A young girl zealously wants to go to school and learn to read and write. Almost everywhere she is met with hostility or indifference. The only young boy who takes her to his school is ... See full summary »
The Taliban are ruling Afghanistan, they being a repressive regime especially for women, who, among other things, are not allowed to work. This situation is especially difficult for one ... See full summary »
Mohammad Arif Herati
As the Allies sweep across Germany, Lore leads her siblings on a journey that exposes them to the truth of their parents' beliefs. An encounter with a mysterious refugee forces Lore to rely on a person she has always been taught to hate.
Itinerant Kurdish teachers, carrying blackboards on their backs, look for students in the hills and villages of Iran, near the Iraqi border during the Iran-Iraq war. Said falls in with a ... See full summary »
A French boarding school run by priests seems to be a haven from World War II until a new student arrives. He becomes the roommate of top student in his class. Rivals at first, the roommates form a bond and share a secret.
A young girl zealously wants to go to school and learn to read and write. Almost everywhere she is met with hostility or indifference. The only young boy who takes her to his school is thrown out by the teacher, because helping her prevented him from coming in time. - It must not go unnoticed that the schoolgirls and the female teacher are likewise hostile toward this girl. None of them want her in the classroom. On her way home she and other girls are taken as prisoners by boys playing talibans. They tear her school book to pieces (or rather what was left of it after the schoolgirls had done the same thing.) The "taliban boys" threaten to stone their girl prisoners (although in this movie there is little real physical violence against girls). The girl's attempts end in complete failure. (Whatever moods of the scenes throughout the entire movie, the acting by the central girl is really impressive.) Written by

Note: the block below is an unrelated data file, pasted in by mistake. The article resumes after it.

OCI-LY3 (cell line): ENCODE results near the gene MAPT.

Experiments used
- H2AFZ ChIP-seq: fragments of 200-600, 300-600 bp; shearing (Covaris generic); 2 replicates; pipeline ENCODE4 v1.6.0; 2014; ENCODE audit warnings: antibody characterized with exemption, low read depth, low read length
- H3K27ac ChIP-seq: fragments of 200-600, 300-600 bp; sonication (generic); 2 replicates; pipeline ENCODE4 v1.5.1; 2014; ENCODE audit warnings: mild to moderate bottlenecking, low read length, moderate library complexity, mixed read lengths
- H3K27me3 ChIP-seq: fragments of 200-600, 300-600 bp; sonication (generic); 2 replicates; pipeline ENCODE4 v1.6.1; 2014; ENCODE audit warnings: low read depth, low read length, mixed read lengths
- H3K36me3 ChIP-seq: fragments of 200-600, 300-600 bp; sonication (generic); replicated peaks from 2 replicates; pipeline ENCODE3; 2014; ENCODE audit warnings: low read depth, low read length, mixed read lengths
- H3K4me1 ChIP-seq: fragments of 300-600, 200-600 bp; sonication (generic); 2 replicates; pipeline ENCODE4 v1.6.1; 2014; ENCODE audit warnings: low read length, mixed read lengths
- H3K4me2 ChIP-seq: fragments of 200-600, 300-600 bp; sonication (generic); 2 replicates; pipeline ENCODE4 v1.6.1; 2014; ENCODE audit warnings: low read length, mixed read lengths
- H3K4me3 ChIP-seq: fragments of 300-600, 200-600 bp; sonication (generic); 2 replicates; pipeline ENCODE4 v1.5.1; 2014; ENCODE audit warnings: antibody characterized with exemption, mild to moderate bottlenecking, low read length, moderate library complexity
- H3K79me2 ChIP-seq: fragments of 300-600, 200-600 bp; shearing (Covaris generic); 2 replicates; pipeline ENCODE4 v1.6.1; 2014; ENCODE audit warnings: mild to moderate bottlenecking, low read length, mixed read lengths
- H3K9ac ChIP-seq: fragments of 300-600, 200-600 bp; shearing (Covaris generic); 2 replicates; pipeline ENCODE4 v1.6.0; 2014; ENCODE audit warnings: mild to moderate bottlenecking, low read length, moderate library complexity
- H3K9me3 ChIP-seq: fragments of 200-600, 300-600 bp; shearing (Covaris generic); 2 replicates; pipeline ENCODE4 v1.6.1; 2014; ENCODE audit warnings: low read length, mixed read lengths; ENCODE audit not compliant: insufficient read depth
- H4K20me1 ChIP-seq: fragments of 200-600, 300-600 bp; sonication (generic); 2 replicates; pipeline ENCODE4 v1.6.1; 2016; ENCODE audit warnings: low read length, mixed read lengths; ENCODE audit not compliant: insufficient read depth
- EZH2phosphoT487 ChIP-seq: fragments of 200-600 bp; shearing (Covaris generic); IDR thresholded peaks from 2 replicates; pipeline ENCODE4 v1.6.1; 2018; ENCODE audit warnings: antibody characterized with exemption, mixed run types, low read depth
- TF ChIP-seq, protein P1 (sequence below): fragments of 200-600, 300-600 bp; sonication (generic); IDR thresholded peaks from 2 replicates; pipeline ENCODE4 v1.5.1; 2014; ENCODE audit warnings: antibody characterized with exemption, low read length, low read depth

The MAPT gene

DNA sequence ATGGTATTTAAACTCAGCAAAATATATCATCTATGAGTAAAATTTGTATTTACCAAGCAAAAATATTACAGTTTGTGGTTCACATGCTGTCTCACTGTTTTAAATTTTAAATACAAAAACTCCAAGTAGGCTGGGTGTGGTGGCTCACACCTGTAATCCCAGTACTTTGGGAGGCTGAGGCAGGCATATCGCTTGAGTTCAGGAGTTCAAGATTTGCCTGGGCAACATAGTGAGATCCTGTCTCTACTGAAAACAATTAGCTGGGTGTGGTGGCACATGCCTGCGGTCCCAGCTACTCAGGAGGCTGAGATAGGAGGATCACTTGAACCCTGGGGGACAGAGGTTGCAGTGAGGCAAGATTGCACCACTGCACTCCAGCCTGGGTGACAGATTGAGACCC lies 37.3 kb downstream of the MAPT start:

Max Scharnberg, Stockholm, Sweden
In a similar approach to Begnini's 'Life is beautiful', or John Boyne's 'The Boy in the Stripped Pijamas' (now becoming a film), the director shows our own ugliness as seen through the innocent and clever eyes of kids. The whole story happens in their world, and we only see adults from waist down, as seen by kids, although the reflection of the evil they cause affects children in a shameful way, as the title suggests. It is a very sad story not only because,as always, the innocent have to pay for the crimes of the powerful, but also because in their eyes, the politics of power, domination and war is bare, without excuses, in all its monstrosity. Although the story is set in Afghanistan, a country that has been suffering all kind of conflicts, these are problems happening all around the world, because very few are the areas which have not inflicted and suffered, in some time of their history the abuses of power the film points to: racism (pashtun attacking hazara kids, considered inferior), sexism (segregated schools, girl insulted and attacked for being 'a woman'), fundamentalism (kids playing the taliban torturing and mock killing hazaras and/or girls), international abusive and interested invasions (kids playing the American spy, and the American soldiers attacking and bombing other kids)and poverty suffered mainly by children, living in caves and with no access to school, having to take care of small brothers as their mothers have to works, fathers being nowhere.
The girl protagonist is wonderful, and the photography of the film very beautiful. A simple, funny, entertaining and beautiful story which, mirrors our evil through the innocent and beautiful eyes of a kid.
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